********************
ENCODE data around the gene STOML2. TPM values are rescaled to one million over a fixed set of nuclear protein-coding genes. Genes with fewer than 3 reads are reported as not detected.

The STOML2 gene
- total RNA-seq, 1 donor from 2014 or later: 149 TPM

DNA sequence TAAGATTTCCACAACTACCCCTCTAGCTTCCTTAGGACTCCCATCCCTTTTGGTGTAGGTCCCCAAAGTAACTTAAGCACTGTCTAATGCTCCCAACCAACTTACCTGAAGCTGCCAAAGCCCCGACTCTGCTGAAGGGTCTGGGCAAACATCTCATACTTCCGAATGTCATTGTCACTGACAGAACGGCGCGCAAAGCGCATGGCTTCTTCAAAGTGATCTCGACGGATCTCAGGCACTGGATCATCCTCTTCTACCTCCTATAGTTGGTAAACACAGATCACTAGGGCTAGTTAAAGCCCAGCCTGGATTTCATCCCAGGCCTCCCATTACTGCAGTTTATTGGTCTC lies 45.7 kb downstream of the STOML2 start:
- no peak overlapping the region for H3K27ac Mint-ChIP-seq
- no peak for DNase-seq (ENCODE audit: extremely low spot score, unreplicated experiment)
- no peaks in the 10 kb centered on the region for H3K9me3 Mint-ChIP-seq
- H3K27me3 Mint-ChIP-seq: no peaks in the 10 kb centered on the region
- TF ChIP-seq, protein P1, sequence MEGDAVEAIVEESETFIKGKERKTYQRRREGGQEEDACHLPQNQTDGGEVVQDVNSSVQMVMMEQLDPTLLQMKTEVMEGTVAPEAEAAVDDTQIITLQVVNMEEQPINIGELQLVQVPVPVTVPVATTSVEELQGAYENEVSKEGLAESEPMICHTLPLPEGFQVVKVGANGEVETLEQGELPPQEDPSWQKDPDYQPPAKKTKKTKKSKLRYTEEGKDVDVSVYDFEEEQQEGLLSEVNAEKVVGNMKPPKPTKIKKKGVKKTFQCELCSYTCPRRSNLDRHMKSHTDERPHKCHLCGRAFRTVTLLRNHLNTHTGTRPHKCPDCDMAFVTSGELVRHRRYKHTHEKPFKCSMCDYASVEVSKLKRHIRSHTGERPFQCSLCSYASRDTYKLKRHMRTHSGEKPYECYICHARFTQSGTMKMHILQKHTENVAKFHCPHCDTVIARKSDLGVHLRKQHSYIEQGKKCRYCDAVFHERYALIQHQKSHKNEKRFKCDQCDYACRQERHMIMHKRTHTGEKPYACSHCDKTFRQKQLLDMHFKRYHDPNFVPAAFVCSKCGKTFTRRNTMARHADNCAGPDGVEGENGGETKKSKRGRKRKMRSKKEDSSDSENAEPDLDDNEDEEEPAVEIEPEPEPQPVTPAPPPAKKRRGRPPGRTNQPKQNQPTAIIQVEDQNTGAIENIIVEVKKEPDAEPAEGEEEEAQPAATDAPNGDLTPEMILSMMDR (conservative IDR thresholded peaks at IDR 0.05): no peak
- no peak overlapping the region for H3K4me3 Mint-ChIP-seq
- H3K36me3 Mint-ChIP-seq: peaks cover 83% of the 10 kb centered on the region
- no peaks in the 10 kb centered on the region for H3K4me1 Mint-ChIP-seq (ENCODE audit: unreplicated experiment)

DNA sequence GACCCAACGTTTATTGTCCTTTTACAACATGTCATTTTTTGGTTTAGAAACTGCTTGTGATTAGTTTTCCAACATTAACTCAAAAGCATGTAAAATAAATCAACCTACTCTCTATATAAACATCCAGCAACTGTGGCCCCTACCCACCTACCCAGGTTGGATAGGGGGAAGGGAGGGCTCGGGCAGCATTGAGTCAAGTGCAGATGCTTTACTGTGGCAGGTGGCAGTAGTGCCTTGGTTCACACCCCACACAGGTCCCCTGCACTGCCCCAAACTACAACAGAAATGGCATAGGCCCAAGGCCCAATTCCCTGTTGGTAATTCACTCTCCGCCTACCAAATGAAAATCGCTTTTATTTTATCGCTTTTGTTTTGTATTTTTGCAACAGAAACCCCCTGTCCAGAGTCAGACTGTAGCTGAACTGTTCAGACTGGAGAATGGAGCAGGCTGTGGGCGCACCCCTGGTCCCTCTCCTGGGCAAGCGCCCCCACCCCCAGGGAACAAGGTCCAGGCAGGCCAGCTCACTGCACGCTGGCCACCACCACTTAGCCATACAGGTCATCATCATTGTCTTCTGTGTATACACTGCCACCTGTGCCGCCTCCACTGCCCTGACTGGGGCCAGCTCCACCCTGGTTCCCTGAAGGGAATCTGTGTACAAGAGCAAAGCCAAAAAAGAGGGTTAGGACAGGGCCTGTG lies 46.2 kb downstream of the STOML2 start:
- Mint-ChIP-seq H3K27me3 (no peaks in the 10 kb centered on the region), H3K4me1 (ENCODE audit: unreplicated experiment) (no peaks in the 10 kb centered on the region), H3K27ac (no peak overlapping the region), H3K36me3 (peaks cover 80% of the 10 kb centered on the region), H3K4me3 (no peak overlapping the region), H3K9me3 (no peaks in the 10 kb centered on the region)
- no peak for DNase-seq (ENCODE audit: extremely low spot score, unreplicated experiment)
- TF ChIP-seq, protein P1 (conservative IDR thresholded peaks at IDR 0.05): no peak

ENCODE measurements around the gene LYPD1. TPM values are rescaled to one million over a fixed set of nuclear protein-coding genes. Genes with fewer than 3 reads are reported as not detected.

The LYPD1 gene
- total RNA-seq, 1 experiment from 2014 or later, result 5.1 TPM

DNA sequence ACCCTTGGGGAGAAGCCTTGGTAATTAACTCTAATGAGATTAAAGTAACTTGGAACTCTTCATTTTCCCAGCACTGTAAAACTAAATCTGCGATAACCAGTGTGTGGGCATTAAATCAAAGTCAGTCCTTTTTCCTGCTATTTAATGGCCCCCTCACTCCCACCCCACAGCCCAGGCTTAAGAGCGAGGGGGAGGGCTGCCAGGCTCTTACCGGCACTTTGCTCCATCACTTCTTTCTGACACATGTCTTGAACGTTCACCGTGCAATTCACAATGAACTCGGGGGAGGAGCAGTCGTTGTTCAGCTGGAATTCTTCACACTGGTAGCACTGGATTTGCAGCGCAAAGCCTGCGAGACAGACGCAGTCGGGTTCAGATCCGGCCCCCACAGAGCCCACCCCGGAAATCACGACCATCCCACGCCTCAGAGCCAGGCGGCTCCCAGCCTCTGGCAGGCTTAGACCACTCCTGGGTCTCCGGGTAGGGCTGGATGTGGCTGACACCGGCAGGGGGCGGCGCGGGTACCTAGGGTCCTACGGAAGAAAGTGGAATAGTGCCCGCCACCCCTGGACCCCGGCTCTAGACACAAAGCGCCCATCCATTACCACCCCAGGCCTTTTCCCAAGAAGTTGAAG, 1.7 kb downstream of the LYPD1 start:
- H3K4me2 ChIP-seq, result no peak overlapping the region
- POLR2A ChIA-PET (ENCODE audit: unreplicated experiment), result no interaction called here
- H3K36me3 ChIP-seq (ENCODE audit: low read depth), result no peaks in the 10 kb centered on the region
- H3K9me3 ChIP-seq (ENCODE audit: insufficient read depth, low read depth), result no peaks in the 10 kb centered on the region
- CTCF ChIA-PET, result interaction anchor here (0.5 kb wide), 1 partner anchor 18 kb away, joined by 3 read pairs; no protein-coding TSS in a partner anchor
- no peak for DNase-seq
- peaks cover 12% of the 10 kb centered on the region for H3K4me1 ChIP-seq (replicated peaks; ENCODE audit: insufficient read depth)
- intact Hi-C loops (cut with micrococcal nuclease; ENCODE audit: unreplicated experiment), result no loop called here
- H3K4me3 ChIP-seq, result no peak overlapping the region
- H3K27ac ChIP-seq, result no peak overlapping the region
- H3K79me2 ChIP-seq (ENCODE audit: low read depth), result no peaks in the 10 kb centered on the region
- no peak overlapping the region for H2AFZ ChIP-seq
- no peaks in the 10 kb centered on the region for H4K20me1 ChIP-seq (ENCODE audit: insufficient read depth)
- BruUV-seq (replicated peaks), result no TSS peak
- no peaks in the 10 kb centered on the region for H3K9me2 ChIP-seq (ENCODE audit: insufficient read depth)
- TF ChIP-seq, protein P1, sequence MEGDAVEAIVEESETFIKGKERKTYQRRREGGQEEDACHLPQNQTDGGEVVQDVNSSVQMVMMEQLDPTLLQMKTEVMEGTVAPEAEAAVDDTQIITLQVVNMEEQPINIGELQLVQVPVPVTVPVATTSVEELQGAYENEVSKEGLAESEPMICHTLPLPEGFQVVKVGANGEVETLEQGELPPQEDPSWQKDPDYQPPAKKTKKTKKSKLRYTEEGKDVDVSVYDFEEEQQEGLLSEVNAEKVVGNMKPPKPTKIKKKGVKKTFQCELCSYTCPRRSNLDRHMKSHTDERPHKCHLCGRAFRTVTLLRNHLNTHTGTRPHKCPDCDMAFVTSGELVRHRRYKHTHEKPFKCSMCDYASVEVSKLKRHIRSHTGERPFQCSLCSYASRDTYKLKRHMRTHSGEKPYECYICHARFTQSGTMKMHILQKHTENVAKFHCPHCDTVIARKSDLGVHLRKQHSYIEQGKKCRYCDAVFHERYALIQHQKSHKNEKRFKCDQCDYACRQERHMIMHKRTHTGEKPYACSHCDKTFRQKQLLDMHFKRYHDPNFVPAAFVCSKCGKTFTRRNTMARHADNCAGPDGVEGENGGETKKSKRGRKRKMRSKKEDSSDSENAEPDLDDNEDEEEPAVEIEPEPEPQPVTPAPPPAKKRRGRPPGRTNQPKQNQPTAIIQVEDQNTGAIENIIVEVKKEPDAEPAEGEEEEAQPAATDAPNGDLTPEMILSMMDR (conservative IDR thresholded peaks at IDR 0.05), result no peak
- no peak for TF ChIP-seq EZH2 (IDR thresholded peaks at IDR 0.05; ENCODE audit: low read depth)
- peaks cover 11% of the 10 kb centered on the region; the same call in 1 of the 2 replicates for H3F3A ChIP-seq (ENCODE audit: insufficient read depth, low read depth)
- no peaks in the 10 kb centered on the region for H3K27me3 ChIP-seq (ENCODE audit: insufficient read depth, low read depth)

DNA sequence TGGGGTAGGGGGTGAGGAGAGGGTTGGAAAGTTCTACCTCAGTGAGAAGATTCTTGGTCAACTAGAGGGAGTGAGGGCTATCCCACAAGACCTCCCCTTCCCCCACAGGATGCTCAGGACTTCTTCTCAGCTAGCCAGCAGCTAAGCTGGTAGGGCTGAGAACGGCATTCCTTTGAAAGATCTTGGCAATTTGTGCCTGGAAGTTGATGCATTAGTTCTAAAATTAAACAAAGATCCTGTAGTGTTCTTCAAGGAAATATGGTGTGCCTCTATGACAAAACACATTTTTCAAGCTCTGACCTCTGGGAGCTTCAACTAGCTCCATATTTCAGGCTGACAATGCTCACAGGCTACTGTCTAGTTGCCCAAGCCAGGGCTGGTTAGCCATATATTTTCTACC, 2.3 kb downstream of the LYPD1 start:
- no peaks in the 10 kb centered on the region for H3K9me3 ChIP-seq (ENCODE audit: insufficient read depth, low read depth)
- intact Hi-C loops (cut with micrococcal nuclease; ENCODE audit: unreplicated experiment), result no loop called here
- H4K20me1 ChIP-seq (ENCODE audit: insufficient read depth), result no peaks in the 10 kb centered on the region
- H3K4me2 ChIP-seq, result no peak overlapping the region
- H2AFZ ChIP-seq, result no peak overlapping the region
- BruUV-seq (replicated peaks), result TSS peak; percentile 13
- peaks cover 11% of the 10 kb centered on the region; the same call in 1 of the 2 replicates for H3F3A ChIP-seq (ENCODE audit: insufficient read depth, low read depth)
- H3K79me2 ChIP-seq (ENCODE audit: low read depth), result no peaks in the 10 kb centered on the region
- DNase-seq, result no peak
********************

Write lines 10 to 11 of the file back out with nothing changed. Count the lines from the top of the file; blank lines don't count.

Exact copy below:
- no peak overlapping the region for H3K4me3 Mint-ChIP-seq
- H3K36me3 Mint-ChIP-seq: peaks cover 83% of the 10 kb centered on the region